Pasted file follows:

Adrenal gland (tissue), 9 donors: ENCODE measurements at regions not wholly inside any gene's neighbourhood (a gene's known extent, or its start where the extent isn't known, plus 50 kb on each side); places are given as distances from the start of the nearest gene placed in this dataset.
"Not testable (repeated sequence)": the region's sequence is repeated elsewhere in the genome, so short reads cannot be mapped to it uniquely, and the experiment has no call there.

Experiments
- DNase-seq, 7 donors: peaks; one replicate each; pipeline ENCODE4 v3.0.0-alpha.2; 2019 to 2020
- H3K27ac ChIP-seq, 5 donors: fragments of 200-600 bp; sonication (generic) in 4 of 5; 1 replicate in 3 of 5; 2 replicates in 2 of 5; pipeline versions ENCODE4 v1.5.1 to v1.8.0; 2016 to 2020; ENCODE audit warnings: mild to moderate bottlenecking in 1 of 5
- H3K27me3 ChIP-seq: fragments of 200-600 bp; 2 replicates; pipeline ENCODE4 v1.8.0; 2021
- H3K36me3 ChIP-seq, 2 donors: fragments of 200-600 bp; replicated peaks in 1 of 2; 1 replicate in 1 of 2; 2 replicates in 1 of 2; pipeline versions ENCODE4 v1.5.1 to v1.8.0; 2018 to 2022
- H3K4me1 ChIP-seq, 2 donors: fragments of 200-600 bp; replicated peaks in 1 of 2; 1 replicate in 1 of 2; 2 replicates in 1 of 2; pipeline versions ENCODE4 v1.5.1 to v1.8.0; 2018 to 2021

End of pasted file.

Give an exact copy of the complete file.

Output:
Adrenal gland (tissue), 9 donors: ENCODE measurements at regions not wholly inside any gene's neighbourhood (a gene's known extent, or its start where the extent isn't known, plus 50 kb on each side); places are given as distances from the start of the nearest gene placed in this dataset.
"Not testable (repeated sequence)": the region's sequence is repeated elsewhere in the genome, so short reads cannot be mapped to it uniquely, and the experiment has no call there.

Experiments
- DNase-seq, 7 donors: peaks; one replicate each; pipeline ENCODE4 v3.0.0-alpha.2; 2019 to 2020
- H3K27ac ChIP-seq, 5 donors: fragments of 200-600 bp; sonication (generic) in 4 of 5; 1 replicate in 3 of 5; 2 replicates in 2 of 5; pipeline versions ENCODE4 v1.5.1 to v1.8.0; 2016 to 2020; ENCODE audit warnings: mild to moderate bottlenecking in 1 of 5
- H3K27me3 ChIP-seq: fragments of 200-600 bp; 2 replicates; pipeline ENCODE4 v1.8.0; 2021
- H3K36me3 ChIP-seq, 2 donors: fragments of 200-600 bp; replicated peaks in 1 of 2; 1 replicate in 1 of 2; 2 replicates in 1 of 2; pipeline versions ENCODE4 v1.5.1 to v1.8.0; 2018 to 2022
- H3K4me1 ChIP-seq, 2 donors: fragments of 200-600 bp; replicated peaks in 1 of 2; 1 replicate in 1 of 2; 2 replicates in 1 of 2; pipeline versions ENCODE4 v1.5.1 to v1.8.0; 2018 to 2021